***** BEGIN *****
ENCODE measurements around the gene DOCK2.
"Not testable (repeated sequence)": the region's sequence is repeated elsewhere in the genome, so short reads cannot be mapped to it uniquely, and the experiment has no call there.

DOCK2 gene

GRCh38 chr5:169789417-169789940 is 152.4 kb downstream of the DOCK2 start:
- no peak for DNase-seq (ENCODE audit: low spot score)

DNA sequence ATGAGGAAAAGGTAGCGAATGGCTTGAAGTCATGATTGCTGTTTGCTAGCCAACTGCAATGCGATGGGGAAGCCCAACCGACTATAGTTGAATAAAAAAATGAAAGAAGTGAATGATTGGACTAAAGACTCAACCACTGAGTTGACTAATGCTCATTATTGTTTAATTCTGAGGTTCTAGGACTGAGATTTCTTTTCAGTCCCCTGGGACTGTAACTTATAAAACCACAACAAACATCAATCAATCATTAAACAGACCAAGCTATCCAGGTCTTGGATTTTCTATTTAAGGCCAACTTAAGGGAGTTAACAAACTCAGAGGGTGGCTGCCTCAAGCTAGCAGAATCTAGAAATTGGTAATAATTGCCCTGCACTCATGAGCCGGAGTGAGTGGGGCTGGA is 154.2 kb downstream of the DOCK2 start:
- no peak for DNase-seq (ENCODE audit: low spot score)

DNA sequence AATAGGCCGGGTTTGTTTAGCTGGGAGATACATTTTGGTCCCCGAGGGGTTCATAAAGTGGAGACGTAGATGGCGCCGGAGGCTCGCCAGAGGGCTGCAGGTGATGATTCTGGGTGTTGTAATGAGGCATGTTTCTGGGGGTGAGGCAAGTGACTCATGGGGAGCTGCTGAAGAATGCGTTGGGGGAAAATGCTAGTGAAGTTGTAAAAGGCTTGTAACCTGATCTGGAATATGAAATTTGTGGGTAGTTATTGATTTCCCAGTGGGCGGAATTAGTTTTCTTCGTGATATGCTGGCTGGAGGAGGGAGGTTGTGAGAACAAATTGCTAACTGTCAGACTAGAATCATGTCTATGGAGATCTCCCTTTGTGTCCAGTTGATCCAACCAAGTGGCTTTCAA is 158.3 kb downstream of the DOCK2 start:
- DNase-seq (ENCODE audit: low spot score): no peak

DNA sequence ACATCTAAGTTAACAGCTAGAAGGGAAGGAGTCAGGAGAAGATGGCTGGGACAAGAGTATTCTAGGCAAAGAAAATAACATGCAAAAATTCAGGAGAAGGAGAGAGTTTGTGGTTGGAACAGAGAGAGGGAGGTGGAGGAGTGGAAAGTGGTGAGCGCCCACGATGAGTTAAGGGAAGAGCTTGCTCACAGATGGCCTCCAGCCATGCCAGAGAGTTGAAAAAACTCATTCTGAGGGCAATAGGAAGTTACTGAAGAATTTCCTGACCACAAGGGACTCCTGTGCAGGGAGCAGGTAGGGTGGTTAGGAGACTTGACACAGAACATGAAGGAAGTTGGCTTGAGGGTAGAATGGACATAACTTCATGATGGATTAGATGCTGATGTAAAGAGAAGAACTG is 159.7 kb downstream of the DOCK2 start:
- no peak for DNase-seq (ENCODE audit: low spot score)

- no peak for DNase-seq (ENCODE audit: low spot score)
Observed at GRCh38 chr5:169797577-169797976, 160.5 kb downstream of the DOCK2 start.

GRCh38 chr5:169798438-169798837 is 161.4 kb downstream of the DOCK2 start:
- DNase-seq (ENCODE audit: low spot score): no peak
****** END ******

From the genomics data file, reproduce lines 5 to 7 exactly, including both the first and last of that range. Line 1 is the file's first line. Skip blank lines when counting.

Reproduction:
- no peak for DNase-seq (ENCODE audit: low spot score)

DNA sequence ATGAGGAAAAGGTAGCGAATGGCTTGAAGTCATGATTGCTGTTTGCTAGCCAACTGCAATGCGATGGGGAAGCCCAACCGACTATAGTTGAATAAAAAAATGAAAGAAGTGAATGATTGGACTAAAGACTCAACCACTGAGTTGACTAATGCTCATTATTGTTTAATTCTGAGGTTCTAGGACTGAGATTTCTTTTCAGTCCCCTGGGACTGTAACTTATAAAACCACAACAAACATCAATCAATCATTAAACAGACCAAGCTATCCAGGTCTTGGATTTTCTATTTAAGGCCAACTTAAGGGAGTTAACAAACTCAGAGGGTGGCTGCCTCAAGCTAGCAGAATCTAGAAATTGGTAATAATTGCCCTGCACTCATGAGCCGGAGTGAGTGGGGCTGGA is 154.2 kb downstream of the DOCK2 start:
- no peak for DNase-seq (ENCODE audit: low spot score)